Can you please assist me about how much AMP car battery changer will work with Mitsubishi Lancer SE?

Tiny
AINIAHMED
  • MEMBER
  • 2010 MITSUBISHI LANCER
My car battery has run out I only need to charge it so I can drive it to auto shop.
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Wednesday, April 4th, 2012 AT 10:14 AM

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Tiny
CARADIODOC
  • EXPERT
The most common battery chargers for home use are rated at around 10 - 15 amps. That is plenty to charge a nearly dead battery in about an hour or two if it's good. You don't want to charge them at a higher rate once they get to be a few years old because you can hasten their failure.
A fully dead battery will take about 15 minutes before it even starts to charge. Until then the current will be near 0 amps. Once the current comes up higher, then drops to around 5 amps, you can consider the battery fully charged.

Read the warning too about batteries giving off explosive hydrogen gas. Be sure the charger is turned off when you connect and disconnect the cables so they don't cause a spark.

You can also buy a larger "wheel charger" that is capable of well over 100 amps but on the lowest setting it won't charge the battery any faster. They're a waste of money if you aren't going to use it very often.
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Wednesday, April 4th, 2012 AT 10:38 AM
Tiny
AINIAHMED
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@caradiodoc: Thanks for your prompt reply. I just bought one with 1000 AMP. The shop keeper showed 2 different chargers i-e 500 AMP & 1000 AMP and he mentioned that 1000 AMP will work for both small and big vihecles. I was only concern that using higher AMP charger might demage the battery.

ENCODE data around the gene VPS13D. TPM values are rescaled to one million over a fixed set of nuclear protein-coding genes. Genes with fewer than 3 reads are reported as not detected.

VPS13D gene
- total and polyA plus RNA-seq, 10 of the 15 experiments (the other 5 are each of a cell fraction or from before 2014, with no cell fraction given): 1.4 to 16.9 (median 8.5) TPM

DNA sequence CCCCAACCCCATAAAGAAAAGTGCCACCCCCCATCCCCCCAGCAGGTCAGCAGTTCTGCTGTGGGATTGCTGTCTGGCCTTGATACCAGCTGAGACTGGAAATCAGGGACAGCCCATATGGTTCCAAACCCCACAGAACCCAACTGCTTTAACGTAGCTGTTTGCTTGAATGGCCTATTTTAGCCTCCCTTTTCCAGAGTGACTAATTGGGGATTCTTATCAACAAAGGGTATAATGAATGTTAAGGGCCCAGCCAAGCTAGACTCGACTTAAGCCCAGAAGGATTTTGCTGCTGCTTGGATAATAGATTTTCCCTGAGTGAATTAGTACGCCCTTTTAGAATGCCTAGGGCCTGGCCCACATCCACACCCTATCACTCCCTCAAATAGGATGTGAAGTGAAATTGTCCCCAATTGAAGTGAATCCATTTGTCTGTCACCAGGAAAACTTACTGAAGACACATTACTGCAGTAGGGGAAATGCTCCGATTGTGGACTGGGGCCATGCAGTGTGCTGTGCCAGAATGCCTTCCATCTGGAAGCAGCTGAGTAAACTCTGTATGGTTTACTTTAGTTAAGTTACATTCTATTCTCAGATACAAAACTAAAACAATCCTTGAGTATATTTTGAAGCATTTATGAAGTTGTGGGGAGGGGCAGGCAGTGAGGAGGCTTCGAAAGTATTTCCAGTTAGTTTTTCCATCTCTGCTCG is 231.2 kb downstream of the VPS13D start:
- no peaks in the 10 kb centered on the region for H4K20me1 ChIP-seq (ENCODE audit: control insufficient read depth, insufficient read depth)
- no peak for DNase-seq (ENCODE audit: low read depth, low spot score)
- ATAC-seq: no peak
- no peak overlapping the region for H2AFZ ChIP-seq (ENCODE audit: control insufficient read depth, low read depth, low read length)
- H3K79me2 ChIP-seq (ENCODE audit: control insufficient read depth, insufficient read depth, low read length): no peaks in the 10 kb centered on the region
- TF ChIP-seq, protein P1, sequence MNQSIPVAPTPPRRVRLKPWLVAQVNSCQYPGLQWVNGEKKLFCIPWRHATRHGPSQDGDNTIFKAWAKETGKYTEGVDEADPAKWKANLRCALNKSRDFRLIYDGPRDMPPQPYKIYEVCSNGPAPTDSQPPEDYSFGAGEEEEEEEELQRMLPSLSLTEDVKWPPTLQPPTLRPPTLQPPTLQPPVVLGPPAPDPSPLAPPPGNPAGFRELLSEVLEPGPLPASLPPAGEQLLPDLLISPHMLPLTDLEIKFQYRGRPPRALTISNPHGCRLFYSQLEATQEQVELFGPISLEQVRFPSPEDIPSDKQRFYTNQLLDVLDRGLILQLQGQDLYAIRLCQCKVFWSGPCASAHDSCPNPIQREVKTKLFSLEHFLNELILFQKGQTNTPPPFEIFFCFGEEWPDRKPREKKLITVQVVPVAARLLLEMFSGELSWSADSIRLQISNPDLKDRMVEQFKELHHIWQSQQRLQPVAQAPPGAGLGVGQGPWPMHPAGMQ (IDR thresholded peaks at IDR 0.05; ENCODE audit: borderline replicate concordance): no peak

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Wednesday, April 4th, 2012 AT 11:15 AM
Tiny
CARADIODOC
  • EXPERT
Are you sure that isn't the model number? 1000 amps is way too big. 1000 amps is enough to start the space shuttle! Well, almost. If you had one that big and turned it all the way up, it would suck the power poles out of the ground, and all the lights in town would dim!

I have an old clunker here with a maximum capacity of 200 amps, but I never turn it all the way up. As long as you use yours on the lowest setting you should be fine. If you read my web page you would have seen that at the higher charging rates, the plates in the battery will tend to vibrate excessively causing some of the lead to flake off faster than normal. On its own, that takes about five years, (the length of the typical warranty), to occur. If you charge your battery repeatedly at a very high rate, the battery might fail in, ... Oh, ... Maybe 4 1/2 years, that's all.

Happy to hear you found a charger you like.
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Wednesday, April 4th, 2012 AT 7:38 PM

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